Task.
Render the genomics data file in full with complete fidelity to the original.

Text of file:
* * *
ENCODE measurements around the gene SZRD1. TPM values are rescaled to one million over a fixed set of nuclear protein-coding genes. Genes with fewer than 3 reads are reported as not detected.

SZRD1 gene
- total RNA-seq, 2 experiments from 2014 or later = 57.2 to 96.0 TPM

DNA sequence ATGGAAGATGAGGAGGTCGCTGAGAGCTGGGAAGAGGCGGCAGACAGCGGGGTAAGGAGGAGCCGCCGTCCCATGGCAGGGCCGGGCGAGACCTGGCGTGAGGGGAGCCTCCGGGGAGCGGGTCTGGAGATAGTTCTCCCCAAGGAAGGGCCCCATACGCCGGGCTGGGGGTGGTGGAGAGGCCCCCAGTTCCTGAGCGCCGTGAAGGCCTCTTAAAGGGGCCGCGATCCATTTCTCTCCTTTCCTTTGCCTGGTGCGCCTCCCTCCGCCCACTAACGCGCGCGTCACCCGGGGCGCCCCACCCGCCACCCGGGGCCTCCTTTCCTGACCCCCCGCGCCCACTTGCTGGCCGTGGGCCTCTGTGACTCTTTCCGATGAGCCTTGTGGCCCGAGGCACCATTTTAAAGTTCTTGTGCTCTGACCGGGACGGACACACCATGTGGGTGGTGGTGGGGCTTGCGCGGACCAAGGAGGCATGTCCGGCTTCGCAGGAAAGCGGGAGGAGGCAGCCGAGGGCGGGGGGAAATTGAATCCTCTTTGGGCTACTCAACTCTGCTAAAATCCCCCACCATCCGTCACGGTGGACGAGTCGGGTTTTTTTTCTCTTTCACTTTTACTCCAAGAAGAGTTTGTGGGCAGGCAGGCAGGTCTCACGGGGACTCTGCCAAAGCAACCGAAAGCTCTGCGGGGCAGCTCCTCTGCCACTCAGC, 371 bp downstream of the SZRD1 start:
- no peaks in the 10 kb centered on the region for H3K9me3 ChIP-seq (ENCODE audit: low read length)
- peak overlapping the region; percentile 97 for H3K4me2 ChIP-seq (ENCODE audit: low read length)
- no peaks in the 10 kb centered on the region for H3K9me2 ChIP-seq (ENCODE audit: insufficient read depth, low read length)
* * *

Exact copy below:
ENCODE measurements around the gene SZRD1. TPM values are rescaled to one million over a fixed set of nuclear protein-coding genes. Genes with fewer than 3 reads are reported as not detected.

SZRD1 gene
- total RNA-seq, 2 experiments from 2014 or later = 57.2 to 96.0 TPM

DNA sequence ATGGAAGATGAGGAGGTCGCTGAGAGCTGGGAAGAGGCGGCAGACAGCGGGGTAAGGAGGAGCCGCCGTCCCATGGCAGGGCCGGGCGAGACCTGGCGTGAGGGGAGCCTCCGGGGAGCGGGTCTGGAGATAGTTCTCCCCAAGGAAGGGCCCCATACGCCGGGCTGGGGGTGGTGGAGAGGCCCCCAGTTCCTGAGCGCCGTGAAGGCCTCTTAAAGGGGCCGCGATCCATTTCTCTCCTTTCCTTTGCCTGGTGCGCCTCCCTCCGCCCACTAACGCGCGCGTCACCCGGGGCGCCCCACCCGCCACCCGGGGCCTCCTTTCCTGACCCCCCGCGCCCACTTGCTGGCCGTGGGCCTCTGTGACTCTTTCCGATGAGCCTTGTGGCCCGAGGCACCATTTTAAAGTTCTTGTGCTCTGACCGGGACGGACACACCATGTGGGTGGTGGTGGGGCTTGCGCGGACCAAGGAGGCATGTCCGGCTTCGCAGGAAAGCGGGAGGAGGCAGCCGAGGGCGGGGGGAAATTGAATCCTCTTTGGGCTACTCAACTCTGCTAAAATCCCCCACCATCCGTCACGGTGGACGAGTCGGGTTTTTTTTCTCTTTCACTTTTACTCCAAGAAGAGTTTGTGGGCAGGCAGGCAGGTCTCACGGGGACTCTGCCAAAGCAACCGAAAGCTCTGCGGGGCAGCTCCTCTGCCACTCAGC, 371 bp downstream of the SZRD1 start:
- no peaks in the 10 kb centered on the region for H3K9me3 ChIP-seq (ENCODE audit: low read length)
- peak overlapping the region; percentile 97 for H3K4me2 ChIP-seq (ENCODE audit: low read length)
- no peaks in the 10 kb centered on the region for H3K9me2 ChIP-seq (ENCODE audit: insufficient read depth, low read length)